He went on.
“Are you trying to sabotage us? Do you WANT to LOSE?”
The other kids in the hall were loving this--a full-blown quiz bowl spat.
“Are you breaking up with me?” I joked.
Sung turned bright, bright red.
“I’ll see you at practice!” he managed to get out. Then he turned around and I could see the five quiz bowlers on the back of his jacket, their blank faces not-quite-glaring at me as he stormed away.
When I arrived ten minutes late to our final pre-Indianapolis practice, Mr. Phillips looked concerned, Damien looked indifferent, Sung looked flustered and angry, Frances looked flustered, Gordon looked angry, and Wes looked distracted by whatever game he was playing on his phone.
“Everyone needs to take this very seriously,” Mr. Phillips pronounced.
“Because there are small, defenseless koalas who will be killed if we don’t make the final four!” I added.
“Do you want to stay here?” Sung asked, looking like I’d just stuck a magnet in his hard drive. “Is that what this is about?”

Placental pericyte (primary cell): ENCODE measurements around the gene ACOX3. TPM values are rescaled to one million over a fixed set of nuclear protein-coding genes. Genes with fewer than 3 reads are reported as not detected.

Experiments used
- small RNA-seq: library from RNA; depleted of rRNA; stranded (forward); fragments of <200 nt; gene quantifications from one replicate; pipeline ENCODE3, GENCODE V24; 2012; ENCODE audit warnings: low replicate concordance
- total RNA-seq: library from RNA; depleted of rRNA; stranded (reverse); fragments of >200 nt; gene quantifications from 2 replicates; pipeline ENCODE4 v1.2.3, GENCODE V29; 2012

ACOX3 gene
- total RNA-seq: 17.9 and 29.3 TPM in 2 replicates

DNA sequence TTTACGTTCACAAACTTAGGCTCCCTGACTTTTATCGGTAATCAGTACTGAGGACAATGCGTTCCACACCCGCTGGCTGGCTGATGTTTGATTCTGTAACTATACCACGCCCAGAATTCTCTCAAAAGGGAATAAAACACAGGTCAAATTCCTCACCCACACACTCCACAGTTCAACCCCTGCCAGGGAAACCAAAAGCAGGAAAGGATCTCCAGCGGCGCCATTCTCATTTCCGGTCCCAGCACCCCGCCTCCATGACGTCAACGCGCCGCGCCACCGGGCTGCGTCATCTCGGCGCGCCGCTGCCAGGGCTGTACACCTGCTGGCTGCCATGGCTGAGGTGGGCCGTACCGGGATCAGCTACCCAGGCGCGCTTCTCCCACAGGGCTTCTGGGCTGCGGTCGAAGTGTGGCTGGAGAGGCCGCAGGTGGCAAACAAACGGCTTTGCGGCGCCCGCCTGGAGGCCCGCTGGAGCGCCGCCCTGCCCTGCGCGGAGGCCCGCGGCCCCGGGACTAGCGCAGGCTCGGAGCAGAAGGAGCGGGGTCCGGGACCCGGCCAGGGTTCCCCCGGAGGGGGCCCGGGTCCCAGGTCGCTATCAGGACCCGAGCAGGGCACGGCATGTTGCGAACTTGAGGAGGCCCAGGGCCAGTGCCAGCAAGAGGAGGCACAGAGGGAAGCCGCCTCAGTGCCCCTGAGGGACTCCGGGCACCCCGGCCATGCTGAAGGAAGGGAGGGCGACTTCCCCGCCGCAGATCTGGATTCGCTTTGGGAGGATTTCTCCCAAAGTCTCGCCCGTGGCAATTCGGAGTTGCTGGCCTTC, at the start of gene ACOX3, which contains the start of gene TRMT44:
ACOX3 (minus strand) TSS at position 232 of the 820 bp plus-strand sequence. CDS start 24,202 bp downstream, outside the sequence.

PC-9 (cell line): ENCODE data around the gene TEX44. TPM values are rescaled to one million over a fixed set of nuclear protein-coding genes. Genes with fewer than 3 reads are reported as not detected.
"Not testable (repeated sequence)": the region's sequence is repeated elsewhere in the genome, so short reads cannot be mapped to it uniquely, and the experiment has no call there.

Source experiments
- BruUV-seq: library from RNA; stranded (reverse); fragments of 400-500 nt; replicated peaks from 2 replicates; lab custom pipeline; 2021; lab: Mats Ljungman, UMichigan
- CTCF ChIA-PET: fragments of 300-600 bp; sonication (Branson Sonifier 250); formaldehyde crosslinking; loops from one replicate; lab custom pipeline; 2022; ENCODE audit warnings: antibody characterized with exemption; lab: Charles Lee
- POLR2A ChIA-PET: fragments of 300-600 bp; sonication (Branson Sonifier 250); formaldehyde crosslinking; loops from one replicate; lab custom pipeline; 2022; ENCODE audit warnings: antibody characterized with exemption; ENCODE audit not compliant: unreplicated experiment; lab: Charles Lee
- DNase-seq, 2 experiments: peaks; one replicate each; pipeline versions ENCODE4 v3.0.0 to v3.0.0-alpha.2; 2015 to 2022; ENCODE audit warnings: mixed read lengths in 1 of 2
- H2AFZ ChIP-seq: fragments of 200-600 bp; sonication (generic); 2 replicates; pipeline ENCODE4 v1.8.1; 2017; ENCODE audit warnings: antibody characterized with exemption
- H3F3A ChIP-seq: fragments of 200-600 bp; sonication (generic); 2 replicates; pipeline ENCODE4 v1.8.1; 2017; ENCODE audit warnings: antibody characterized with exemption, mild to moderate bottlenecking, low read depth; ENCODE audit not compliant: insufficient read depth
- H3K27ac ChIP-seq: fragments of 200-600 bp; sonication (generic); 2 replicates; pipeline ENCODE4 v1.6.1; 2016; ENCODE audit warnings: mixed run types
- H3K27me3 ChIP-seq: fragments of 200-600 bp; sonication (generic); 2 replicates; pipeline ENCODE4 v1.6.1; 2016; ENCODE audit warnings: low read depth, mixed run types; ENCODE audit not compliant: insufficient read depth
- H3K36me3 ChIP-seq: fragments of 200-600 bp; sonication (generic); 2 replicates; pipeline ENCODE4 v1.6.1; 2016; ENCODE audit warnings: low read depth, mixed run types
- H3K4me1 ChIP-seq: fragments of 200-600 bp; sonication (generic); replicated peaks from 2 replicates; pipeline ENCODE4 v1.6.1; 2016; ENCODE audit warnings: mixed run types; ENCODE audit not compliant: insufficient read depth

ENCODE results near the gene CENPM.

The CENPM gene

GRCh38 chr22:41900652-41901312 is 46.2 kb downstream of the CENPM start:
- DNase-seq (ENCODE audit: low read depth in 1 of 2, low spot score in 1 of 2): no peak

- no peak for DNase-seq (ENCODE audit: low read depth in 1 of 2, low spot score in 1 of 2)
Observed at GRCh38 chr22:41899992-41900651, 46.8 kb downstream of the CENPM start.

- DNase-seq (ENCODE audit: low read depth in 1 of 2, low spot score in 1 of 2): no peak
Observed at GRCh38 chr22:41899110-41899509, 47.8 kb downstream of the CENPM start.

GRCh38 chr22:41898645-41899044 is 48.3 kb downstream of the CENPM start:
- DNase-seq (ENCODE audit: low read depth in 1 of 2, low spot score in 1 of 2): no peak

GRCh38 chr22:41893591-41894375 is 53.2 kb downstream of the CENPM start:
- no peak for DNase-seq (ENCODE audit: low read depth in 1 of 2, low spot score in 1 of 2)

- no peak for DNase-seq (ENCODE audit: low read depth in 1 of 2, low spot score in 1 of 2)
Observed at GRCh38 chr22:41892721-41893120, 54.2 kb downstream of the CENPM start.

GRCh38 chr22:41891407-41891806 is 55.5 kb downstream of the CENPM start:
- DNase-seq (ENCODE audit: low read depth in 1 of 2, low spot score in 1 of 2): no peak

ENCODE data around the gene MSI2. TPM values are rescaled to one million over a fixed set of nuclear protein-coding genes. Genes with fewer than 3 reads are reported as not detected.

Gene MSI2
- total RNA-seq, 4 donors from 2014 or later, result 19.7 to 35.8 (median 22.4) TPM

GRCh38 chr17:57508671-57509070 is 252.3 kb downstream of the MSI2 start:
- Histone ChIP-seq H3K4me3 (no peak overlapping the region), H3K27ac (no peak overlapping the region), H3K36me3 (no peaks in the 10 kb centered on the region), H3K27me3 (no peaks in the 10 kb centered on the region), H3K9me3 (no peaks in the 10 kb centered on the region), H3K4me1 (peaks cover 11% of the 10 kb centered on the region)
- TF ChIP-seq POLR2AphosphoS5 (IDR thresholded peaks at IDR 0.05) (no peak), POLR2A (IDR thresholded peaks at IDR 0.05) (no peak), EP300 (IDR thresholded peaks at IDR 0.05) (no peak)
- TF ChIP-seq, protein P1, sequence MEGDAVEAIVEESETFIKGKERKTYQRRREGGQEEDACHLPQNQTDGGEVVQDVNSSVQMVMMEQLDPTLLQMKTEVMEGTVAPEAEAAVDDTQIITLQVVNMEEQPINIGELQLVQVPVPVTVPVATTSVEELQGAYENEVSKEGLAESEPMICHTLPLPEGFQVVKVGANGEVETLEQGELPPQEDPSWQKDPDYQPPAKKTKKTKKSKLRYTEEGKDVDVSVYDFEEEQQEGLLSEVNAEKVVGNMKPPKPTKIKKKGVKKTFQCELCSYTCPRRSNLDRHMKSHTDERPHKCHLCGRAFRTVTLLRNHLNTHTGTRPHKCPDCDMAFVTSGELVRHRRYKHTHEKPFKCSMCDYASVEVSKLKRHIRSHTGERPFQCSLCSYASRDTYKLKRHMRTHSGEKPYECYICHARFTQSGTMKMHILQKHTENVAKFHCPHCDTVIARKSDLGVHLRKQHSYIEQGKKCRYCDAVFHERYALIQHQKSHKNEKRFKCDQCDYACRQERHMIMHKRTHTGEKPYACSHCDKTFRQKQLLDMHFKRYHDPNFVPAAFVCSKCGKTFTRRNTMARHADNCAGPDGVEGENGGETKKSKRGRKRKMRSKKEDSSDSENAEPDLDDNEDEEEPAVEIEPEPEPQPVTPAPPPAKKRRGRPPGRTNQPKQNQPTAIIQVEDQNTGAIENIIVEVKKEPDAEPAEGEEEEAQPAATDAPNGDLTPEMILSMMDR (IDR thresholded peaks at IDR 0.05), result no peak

“No,” I said calmly, “I’m just joking. If you can’t joke about quiz bowl, what can you joke about? It’s like mime in that respect.”
“C’mon, Alec,” Damien said. “Sung just wants us to win.”
“No,” I said. “Sung only wants us to win. There’s a difference.”
Damien and the others looked at me blankly. This was not, I remembered, a word-choice crowd.
Still, Damien had gotten the message across: Lay off. So I did, for the rest of the practice. And I didn’t get a single question wrong. I even could name four Pearl S. Buck books besides The Good Earth--which is the English-geek equivalent of knowing how to make an atomic bomb, in that it’s both difficult and totally uncool.